JaVale McGee gets another ring as the Lakers win their 17th NBA Championship.
After an unusual season and a Game 6 victory against the Miami Heat, the Los Angeles Lakers have picked up the 17th championship title in franchise history. With that win, former Nevada player JaVale McGee can also claim his third ring.
“Don’t call me ‘JaVale.’ Don’t call me ‘McGee.’ Don’t call me ‘hey you.’ Call me ‘Pierre 3Xs.’ Three championships,” said the player during the locker room celebration on Instagram Live.
McGee spent two seasons of college basketball with the Wolf Pack before starting his NBA career as the No. 18 pick in the 2008 NBA Draft. He began with the Washington Wizards and has been associated with a total of six teams. The 7’0 center was officially announced as a member of the Lakers’ roster in 2018.
He has now won rings with two different teams, his first two with the Golden State Warriors in 2017 and 2018.
How it started: How it's going: pic.twitter.com/ZY0v7a7NzA
— Nevada Basketball (@NevadaHoops) October 12, 2020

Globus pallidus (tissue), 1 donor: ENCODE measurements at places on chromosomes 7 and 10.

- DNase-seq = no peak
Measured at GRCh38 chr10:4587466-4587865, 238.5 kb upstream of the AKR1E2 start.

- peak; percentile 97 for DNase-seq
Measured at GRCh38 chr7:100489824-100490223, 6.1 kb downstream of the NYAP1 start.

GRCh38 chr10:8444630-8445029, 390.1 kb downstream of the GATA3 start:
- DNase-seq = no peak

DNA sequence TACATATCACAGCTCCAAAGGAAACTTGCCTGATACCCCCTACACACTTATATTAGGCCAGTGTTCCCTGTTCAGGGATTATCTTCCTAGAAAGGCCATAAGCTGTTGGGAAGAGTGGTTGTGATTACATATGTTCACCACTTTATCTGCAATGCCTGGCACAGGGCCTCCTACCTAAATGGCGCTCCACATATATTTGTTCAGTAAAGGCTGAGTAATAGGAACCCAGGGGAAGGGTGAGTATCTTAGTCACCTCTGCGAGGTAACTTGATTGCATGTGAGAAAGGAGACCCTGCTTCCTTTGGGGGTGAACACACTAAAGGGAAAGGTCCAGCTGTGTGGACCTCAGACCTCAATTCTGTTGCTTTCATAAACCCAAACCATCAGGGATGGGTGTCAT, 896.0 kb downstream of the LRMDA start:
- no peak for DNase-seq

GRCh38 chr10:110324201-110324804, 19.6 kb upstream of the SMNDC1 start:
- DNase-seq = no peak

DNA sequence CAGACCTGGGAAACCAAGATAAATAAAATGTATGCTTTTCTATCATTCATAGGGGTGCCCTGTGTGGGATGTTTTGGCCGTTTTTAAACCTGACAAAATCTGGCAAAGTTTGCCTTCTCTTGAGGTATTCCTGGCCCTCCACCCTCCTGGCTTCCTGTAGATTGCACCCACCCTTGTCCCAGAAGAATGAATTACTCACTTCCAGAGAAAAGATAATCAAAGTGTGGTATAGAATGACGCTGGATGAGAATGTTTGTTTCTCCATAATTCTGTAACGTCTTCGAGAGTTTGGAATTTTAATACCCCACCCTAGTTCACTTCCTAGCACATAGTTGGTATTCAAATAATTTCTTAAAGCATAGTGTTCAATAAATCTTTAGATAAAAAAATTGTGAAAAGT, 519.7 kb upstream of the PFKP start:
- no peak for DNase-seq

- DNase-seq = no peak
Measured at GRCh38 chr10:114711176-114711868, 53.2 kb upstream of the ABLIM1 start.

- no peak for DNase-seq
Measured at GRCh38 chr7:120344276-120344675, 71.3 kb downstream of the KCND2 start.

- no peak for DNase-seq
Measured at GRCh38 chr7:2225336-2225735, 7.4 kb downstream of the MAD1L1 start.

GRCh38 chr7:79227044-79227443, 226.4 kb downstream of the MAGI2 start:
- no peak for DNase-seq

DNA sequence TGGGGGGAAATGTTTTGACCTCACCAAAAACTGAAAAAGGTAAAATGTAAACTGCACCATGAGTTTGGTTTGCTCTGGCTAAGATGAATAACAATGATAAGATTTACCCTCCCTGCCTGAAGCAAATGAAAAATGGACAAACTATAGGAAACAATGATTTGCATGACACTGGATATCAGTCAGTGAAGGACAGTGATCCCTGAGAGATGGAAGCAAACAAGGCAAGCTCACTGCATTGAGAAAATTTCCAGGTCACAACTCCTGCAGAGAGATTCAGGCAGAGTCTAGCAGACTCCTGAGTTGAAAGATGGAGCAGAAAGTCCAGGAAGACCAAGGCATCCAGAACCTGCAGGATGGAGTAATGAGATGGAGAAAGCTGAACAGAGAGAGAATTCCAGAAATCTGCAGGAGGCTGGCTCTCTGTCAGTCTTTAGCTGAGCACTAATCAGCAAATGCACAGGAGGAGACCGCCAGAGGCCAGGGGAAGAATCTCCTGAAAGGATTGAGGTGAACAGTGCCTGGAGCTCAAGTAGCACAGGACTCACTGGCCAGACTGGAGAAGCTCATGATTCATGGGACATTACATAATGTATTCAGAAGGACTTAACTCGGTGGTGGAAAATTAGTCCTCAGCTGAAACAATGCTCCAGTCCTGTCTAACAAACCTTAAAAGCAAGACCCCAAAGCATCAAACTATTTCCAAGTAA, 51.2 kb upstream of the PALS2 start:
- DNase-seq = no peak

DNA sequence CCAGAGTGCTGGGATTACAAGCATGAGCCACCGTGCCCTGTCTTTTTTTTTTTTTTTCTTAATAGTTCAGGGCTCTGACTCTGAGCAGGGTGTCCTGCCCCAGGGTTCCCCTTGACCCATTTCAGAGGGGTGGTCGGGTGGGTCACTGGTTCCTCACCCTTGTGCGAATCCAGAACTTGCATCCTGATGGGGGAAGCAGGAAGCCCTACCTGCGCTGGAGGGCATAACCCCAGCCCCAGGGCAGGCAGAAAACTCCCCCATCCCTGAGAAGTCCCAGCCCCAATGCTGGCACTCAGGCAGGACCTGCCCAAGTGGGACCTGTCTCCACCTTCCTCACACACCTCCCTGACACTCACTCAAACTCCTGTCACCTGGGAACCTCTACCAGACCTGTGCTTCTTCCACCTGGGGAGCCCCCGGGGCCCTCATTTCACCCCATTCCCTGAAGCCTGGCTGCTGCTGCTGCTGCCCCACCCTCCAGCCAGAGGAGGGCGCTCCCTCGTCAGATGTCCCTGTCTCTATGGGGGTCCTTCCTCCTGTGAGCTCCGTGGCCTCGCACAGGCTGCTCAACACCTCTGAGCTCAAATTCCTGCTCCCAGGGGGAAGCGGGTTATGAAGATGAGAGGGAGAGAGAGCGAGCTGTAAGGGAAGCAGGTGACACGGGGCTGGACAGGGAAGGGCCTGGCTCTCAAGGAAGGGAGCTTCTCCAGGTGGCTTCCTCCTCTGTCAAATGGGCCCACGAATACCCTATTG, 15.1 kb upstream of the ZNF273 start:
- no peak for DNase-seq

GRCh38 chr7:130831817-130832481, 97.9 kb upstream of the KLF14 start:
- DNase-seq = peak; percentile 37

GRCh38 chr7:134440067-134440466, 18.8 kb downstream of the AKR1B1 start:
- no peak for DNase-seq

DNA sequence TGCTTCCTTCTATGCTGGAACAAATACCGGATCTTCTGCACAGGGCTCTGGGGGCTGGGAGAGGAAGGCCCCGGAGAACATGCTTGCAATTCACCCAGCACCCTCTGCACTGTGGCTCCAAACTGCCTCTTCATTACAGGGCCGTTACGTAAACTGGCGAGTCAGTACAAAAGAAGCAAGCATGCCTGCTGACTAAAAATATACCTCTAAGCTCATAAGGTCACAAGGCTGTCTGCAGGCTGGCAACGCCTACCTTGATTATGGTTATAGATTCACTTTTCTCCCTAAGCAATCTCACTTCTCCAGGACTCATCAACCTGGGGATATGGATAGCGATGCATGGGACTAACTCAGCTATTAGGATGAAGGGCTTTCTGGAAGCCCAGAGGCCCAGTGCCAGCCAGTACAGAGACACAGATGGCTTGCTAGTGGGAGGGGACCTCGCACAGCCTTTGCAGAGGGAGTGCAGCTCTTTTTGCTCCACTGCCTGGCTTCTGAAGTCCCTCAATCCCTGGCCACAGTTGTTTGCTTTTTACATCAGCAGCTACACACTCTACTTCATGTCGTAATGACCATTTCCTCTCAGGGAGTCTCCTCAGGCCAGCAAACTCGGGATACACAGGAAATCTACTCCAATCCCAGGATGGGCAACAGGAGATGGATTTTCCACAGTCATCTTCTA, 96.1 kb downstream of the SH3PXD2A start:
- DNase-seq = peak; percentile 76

McGee averaged 16.6 minutes in 68 games during the regular season as the Lakers’ starting center. His playing time during the postseason went down as head coach Frank Vogel looked at different lineups and had his team play smaller against certain teams. McGee appeared in 14 games through the playoffs with an average of 9.6 minutes per game. He did not see any time on the court against Miami.
McGee had to adjust to less playing time during the postseason, but this didn’t go unnoticed. Vogel mentioned during the series against the Rockets that his team as a whole appreciates players like him and Dwight Howard who contribute even while sitting on the bench by cheering for their teammates and having positive attitudes.
The coach once again emphasized the importance of being a team member on Sunday. During the postgame press conference Vogel said he knew this roster was talented, but that he also liked their basketball IQ and willingness to buy into their respective roles. This helped the team with the “hybrid approach” that allowed them to be versatile and change styles based on their opponents.
“Everybody understanding that we have an extremely deep team, and whatever was asked of them was going to be filled out,” the coach explained. “The guys were just ready, willing and encouraged to start in their roles, whatever that role ended up being.”